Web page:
The touchdown sensor 150 in combination with the touchdown sensor 160 detects touchdown based upon the temperature of the head 100. The disk drive 50 is shown at touchdown. Consequently, the head 100 contacts the media 60 in a region of the ABS termed a touchdown region. Frictional heating due to contact between the media 60 and head 100 raises the local temperature of the head 100 in the region proximate to where touchdown occurs. The touchdown sensor 150 is located in this touchdown region. Thus, the touchdown sensor 150 is able to detect a local temperature rise. This local temperature rise may persist due to relatively prolonged contact (for example in the tens of microsecond regime, or more) between the head 100 and disk 60 during touchdown.

In contrast, the touchdown sensor 160 is located distal from the portion of the ABS that is in contact with the media 60. The touchdown sensor 160 is thus substantially unaffected by the local temperature rise due to frictional heating in the touchdown region. However, the touchdown sensor 160 is otherwise exposed to similar conditions as the touchdown sensor 150. The touchdown sensor 160 may thus act as a reference sensor for the touchdown sensor 150. The touchdown sensor 160 is also desired to be integrated into the head 100 so that in the absence of touchdown, the touchdown sensor 160 is at or close to the same temperature as the touchdown sensor 150. A difference between the temperatures detected by the touchdown sensors 150 and 160 corresponds to contact between the head 100 and media 60. Stated differently, operation of the touchdown sensors 150 and 160 in a differential mode allows for touchdown detection for the head 100.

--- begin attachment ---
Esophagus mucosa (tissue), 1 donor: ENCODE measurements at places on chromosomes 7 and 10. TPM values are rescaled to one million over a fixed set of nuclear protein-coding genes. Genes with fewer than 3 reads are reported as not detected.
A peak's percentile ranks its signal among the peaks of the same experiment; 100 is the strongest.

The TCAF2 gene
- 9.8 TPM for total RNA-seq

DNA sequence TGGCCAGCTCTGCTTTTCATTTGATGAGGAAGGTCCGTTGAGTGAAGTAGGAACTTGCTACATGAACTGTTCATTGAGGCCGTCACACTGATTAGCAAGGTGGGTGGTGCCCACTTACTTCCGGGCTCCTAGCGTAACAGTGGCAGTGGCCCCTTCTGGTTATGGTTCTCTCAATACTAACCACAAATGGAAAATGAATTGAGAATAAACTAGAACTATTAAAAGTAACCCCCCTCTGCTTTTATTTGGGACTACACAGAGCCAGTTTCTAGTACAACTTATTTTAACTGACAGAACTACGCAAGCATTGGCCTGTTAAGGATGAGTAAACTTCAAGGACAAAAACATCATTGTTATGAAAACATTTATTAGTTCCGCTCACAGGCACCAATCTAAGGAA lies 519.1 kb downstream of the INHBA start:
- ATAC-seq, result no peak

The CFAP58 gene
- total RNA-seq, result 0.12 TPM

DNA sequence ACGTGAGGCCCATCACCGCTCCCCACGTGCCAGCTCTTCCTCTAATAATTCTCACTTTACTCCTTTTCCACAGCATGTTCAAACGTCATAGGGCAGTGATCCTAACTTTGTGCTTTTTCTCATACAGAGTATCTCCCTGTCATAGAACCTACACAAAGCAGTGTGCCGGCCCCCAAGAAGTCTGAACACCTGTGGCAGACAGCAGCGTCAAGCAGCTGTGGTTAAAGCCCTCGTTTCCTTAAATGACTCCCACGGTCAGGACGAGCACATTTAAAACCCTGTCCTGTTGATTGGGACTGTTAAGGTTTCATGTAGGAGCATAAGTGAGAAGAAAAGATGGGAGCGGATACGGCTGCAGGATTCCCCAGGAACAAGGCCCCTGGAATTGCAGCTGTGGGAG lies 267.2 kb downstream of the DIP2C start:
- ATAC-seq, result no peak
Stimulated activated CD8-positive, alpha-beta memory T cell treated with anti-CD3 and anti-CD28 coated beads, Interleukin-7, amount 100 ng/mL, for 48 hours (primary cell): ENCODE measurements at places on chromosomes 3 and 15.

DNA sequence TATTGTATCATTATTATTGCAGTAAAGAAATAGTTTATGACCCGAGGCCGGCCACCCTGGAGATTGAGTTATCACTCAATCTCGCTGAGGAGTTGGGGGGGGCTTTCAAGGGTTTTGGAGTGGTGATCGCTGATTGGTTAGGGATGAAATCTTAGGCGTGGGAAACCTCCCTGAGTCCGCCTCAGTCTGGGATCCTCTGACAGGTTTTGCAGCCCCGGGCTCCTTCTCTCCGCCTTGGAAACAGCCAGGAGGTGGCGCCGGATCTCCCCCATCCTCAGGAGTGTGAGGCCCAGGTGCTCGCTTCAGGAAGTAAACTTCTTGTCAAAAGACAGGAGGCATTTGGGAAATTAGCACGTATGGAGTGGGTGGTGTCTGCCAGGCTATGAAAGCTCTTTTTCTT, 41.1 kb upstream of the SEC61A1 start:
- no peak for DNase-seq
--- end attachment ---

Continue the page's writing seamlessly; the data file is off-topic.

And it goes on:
FIG. 2 depicts an exemplary embodiment of a portion of the magnetic head 100. For simplicity, components of the head 100 are omitted and the media 60 is not shown in FIG. 2. In addition, for clarity, FIG. 2 is not drawn to scale. The magnetic head 100 includes a magnetic read transducer 110 and write transducer 120. Referring to FIGS. 1-2, the head 100 may reside on the slider 70 of a disk drive 50. The head 100 is also described in the context of particular components and layers. However, in some embodiments, such layers may include sub-layer(s). In addition, some components may be moved, omitted, or combined with other components.

The read transducer 100 is used in reading from the media 60. The read transducer 110 includes shields 112 and 116 and sensor 114. The read sensor 114 may include a giant magnetoresistive sensor, such as a tunneling magnetoresistive junction. However, in other embodiments, the read sensor 114 may include other and/or additional components.